It is estimated that there are a total of over 1.1 million wells that have been drilled into the Texas earth, a very many of which nobody even knows where they are because they were drilled at a time when permitting and registration of well locations was not required by law. Each of these wells opens potential migration pathways for frac fluid chemicals and naturally-occuring contaminants found deep in the ground to find their way into drinking water aquifers, drinking water wells, springs, creeks, rivers and lakes. Cross-contamination can occur anytime any well intersects pathways created by other wells. Dr. Anthony Ingraffea, the Professor of Fracture Mechanics at Cornell Unversity, who spent over 20 years as a geological engineer with Schlumberger (the second largest frac'ing and oil/gas well drilling company in the world), has stated that 5% of all well casings fail immediately, and that 50% of well casings will fail within 15 years due to corrosion and abrasion from the harsh chemicals used in the hydraulic fracturing process affectionately referred to as "frac'ing."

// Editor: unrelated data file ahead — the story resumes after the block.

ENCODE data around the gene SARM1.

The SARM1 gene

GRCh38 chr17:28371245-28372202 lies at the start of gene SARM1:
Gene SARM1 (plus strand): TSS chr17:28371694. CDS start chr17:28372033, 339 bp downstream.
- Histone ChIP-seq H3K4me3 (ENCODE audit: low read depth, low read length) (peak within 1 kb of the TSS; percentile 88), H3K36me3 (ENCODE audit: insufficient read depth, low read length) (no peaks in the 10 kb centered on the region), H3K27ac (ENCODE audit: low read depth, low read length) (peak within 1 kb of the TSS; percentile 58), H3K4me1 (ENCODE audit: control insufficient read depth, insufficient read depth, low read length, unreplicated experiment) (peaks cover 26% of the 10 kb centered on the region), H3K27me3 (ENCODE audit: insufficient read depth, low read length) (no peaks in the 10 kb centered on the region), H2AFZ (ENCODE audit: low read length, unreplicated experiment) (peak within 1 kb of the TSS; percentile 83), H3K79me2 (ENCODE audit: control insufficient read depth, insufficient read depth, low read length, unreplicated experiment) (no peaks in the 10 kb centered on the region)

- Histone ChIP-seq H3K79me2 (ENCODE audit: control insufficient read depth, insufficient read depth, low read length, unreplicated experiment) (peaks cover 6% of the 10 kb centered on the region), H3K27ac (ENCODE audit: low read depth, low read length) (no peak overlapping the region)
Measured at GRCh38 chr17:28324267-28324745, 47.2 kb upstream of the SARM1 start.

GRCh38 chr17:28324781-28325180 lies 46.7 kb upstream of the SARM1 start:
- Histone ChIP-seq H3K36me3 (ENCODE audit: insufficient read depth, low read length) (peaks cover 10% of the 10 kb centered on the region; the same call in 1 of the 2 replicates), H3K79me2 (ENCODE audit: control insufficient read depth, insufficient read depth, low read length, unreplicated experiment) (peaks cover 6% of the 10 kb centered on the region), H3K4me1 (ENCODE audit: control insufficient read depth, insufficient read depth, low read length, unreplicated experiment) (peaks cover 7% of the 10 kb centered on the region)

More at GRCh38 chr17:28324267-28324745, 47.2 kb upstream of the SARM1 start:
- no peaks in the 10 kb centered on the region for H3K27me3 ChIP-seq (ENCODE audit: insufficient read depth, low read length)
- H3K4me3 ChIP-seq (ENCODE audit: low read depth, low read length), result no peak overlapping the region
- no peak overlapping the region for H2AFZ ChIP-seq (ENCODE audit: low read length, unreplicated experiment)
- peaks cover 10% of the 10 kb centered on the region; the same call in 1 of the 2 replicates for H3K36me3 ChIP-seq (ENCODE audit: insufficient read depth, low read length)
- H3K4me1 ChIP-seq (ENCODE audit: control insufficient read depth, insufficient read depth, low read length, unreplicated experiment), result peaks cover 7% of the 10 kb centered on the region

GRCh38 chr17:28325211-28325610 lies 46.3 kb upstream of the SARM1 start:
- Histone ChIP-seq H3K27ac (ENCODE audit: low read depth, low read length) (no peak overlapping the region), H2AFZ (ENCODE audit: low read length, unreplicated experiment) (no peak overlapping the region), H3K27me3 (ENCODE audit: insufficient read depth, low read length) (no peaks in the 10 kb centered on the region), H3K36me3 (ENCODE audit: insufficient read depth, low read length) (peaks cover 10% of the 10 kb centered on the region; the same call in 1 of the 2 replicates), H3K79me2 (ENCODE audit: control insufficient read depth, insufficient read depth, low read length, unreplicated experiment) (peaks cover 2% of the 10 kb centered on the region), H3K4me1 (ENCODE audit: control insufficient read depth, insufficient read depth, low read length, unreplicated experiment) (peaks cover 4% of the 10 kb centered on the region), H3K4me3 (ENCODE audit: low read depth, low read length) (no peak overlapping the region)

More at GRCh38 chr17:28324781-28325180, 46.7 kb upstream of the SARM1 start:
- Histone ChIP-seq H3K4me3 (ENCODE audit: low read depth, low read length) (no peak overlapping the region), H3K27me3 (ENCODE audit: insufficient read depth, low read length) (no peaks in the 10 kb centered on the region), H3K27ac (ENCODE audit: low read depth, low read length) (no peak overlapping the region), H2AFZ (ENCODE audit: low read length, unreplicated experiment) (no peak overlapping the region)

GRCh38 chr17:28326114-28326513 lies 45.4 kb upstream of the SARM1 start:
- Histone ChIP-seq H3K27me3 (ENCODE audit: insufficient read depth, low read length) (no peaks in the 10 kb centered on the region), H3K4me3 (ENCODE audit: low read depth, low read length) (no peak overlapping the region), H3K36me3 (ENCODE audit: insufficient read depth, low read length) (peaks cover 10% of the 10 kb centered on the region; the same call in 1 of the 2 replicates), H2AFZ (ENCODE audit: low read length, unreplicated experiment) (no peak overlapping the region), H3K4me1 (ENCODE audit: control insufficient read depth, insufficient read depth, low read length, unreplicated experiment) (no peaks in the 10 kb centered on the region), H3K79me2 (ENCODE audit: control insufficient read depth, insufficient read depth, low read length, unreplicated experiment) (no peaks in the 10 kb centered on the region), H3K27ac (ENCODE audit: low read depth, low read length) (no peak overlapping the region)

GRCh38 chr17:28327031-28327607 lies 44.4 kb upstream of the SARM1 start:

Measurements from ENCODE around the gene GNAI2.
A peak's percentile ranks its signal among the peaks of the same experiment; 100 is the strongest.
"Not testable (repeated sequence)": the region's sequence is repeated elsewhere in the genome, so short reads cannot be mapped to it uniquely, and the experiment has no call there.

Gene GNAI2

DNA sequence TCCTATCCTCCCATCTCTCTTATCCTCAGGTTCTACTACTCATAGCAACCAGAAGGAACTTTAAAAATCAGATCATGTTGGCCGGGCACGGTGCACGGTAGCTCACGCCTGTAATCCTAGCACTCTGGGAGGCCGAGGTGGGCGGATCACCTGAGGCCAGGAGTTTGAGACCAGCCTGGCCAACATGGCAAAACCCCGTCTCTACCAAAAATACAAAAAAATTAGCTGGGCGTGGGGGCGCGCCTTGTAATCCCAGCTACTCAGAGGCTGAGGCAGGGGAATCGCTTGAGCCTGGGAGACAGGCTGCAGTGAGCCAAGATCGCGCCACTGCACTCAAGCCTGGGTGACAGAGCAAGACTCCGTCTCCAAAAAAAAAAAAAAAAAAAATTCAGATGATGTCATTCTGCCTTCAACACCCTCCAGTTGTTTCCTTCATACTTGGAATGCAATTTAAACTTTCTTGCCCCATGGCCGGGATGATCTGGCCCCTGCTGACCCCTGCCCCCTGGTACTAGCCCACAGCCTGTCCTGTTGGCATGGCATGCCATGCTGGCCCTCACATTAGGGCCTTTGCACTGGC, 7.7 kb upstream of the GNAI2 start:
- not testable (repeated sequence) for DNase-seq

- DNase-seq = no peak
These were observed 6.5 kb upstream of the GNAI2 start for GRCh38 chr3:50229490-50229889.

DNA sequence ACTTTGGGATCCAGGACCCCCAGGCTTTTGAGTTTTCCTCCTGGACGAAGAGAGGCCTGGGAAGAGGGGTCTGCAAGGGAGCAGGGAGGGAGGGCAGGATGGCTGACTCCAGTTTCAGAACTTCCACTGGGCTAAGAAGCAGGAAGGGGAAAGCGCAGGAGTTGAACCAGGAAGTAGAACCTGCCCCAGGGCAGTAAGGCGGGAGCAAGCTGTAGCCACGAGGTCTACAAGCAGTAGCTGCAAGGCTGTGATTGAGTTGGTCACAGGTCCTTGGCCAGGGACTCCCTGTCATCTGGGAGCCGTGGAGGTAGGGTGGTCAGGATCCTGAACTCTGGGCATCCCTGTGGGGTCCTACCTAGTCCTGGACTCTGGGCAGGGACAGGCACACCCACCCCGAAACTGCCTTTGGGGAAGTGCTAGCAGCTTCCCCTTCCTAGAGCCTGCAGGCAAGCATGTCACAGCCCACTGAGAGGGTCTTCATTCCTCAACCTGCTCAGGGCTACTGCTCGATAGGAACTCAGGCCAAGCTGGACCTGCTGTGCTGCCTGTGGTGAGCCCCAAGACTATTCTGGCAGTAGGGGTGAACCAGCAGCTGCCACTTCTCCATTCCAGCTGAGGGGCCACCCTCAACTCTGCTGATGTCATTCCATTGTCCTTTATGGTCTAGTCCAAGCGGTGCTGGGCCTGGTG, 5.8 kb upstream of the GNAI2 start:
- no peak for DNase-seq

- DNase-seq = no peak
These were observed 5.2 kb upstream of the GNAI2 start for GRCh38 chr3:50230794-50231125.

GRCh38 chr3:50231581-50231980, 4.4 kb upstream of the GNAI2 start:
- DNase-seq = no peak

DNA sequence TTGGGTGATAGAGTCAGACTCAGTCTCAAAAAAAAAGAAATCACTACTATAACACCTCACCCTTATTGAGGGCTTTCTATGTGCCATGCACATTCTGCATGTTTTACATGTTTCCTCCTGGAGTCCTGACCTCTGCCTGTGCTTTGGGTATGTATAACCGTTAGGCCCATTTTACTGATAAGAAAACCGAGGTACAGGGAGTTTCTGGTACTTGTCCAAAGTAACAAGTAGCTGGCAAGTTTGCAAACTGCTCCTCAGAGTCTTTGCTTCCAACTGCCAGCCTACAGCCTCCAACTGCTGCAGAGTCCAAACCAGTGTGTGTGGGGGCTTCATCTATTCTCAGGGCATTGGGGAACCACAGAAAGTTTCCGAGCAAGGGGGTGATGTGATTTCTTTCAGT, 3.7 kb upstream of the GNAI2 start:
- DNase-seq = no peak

Considering that each of these frac'ed wells expands existing fractures in shale and surrounding sediment layers, as well as creating many more such fractures during the frac'ing process, that means there are literally hundreds of millions of potential migration pathways under the earth by which carcinogenic, toxic and neurotoxic chemicals and normally-occurring radioactive materials (NORM) can find their way into the water we drink, use for hygiene, water our crops we eat and water our animals, both domestic and wild, resulting in potentially harmful health effects and premature death for every living thing on the planet. Yet, our Legislature does not see it as reasonable to properly fund enough inspectors and properly train them to sufficiently monitor the wells the RRC allows to be drilling into our Texas earth so that the public is properly protected from the ravages of oil and gas production. Further, knowing full well that they lack enough inspectors to properly protect us, the RRC continues issuing new well permits under the false claim that state law requires them to be issued - nothing could be further from the truth!